Chair Rodgers: NSABB Recommendations Further Underscore Reforms Needed to P3CO Framework
WASHINGTON, D.C. — House Energy and Commerce Committee Chair Cathy McMorris Rodgers (R-WA) issued the following statement after the National Science Advisory Board for Biosecurity’s (NSABB) issued a report titled: “Proposed Biosecurity Oversight Framework For The Future of Science.”
“Coming on the heels of Wednesday’s GAO report, the NSABB’s draft report further underscores the need for changes to the P3CO to ‘engender public trust in the review and oversight processes.’ I am encouraged that now even the Biden administration recognizes this fact. However, these recommendations are just the start, and our committee’s oversight will push for greater transparency into how the United States makes funding decisions regarding potentially risky pathogenic research.”
The NSABB report echoes concerns raised by Chair Rodgers, Rep. Brett Guthrie (R-KY) and Rep. Morgan Griffith (R-VA) in letters sent in October 2021 and April 2022 regarding the lack of rigorous oversight in the P3CO framework.
“On August 30, 2021, the Washington Post published an article, A Science in the Shadows, detailing how the HHS oversight process over risky research, often referred to as Gain-of-Function (GOF) research, was weakened in recent years from the policy established in 2012. 10 For example, in December 2017, the review process known as the HHS Framework for Guiding Funding Decisions about Proposed Research Involving Enhanced Potential Pandemic Pathogens Care and Oversight (P3CO) was revised to remove any authority by the HHS P3CO review group to block GOF research proposals. Instead, HHS redefined GOF research, which has given NIH leaders the sole discretion to approve GOF projects without referring them to the HHS PC3O review group.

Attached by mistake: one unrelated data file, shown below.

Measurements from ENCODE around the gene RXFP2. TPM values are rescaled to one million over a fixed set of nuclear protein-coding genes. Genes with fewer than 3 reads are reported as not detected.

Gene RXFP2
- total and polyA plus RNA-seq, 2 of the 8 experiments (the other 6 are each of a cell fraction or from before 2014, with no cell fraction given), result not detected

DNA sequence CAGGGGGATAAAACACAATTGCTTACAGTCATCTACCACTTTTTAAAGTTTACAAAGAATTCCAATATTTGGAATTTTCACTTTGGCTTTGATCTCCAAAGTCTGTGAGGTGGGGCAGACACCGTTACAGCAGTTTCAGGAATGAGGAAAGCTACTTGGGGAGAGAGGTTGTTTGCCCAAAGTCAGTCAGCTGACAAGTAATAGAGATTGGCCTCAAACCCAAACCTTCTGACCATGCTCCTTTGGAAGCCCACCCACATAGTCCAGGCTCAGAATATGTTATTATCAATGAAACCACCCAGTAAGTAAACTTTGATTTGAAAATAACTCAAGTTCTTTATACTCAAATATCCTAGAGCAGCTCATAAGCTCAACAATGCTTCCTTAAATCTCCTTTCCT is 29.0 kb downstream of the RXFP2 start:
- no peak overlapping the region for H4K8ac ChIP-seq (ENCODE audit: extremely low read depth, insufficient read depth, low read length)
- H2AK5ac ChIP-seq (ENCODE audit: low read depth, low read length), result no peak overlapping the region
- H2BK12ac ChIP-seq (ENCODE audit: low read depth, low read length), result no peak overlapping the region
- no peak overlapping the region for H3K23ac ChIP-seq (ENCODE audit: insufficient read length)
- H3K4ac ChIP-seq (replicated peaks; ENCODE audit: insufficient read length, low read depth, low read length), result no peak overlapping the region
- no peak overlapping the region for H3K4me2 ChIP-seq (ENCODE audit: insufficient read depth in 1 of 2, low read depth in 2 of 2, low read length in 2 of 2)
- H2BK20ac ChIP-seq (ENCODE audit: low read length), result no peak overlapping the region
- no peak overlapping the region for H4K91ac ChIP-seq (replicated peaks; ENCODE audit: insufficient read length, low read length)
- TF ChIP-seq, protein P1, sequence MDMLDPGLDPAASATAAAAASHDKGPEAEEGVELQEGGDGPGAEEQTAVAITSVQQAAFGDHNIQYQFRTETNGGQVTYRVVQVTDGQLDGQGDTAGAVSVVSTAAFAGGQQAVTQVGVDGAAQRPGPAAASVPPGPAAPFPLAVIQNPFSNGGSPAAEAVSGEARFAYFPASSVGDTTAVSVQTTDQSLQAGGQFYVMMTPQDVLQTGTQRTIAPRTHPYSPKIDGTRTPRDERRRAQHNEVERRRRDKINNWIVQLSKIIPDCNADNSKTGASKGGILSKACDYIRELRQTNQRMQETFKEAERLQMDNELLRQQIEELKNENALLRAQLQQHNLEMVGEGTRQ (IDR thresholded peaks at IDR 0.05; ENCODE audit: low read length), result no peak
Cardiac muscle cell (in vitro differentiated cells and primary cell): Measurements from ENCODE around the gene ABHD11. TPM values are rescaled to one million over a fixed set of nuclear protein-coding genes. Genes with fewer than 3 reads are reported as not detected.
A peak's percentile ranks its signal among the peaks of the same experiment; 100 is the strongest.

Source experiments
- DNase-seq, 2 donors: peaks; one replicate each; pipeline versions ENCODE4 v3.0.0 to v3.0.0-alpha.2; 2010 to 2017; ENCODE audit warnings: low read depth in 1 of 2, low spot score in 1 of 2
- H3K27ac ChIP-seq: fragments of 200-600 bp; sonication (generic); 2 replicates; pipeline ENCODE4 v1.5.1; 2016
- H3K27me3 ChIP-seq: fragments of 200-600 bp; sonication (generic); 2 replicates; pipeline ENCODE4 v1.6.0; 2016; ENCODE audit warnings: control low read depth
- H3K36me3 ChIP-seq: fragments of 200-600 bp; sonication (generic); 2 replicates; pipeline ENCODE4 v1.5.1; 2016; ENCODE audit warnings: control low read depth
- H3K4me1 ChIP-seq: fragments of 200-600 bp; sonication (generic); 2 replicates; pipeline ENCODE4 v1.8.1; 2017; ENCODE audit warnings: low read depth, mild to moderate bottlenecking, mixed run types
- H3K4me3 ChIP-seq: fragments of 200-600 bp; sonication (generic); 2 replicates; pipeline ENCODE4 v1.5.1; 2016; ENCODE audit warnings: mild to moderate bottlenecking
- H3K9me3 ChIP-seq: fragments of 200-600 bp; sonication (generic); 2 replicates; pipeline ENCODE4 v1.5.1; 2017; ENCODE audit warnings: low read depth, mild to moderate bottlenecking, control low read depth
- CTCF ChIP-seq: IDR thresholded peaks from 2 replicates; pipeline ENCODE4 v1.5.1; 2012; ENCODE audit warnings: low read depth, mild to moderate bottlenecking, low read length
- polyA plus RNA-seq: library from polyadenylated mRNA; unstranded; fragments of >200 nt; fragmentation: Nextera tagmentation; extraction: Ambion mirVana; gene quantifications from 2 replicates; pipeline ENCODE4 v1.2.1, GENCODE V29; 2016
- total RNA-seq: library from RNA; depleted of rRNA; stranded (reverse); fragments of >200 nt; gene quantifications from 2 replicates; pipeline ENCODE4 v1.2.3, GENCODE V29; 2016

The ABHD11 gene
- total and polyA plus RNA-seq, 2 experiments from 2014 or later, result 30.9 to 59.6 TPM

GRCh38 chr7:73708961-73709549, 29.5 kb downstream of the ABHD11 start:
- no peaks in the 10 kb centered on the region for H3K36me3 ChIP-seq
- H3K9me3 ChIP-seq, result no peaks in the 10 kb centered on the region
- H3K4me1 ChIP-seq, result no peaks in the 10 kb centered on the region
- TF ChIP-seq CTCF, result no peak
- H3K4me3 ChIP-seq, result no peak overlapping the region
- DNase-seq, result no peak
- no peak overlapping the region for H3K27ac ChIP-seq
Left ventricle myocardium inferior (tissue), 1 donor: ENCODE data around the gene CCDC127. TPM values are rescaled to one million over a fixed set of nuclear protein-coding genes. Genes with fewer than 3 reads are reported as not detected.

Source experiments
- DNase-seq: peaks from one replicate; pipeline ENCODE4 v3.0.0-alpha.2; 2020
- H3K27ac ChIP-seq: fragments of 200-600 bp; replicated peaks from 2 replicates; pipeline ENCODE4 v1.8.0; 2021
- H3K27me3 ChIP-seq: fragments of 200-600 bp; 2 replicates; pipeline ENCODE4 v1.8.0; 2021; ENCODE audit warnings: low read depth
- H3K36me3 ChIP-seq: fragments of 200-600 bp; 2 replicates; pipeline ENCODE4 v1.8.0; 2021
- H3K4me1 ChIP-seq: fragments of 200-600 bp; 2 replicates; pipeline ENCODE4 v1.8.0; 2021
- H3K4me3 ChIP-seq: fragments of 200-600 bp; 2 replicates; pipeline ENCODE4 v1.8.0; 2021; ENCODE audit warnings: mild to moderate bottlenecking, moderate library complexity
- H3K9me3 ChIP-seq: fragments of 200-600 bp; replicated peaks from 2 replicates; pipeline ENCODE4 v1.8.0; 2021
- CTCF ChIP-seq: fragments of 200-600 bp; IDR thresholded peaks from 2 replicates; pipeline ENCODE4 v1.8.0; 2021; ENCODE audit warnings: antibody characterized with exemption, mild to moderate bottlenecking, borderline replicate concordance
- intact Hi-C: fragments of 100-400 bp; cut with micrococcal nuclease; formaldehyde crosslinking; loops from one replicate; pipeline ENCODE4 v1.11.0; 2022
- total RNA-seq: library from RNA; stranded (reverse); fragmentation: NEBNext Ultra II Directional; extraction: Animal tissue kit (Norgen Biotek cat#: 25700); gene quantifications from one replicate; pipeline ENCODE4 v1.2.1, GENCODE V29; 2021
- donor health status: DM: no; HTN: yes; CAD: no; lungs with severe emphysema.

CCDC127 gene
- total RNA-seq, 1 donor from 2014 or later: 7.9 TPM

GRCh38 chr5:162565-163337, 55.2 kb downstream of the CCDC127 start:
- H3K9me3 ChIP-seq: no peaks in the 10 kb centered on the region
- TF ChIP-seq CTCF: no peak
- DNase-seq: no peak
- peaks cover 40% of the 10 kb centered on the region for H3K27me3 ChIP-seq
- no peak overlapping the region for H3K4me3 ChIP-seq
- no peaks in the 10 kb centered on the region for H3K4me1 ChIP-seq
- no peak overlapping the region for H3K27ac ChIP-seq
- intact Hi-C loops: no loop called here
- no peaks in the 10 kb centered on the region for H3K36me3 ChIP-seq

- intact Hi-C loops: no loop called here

“In a significant policy change, the 2017 policy also narrowed the criteria for review of GOF research to cover only altered pathogens ‘likely capable of wide and uncontrollable spread in human populations.’”
“Our oversight of the HHS P3CO framework, including what has been revealed about the National Institutes of Health’s (NIH) inadequate management of the EcoHealth Alliance grants funding virus-hunting in bat caves in China, and risky research in the Wuhan Institute of Virology (WIV), has already identified troubling concerns about the HHS P3CO review process.”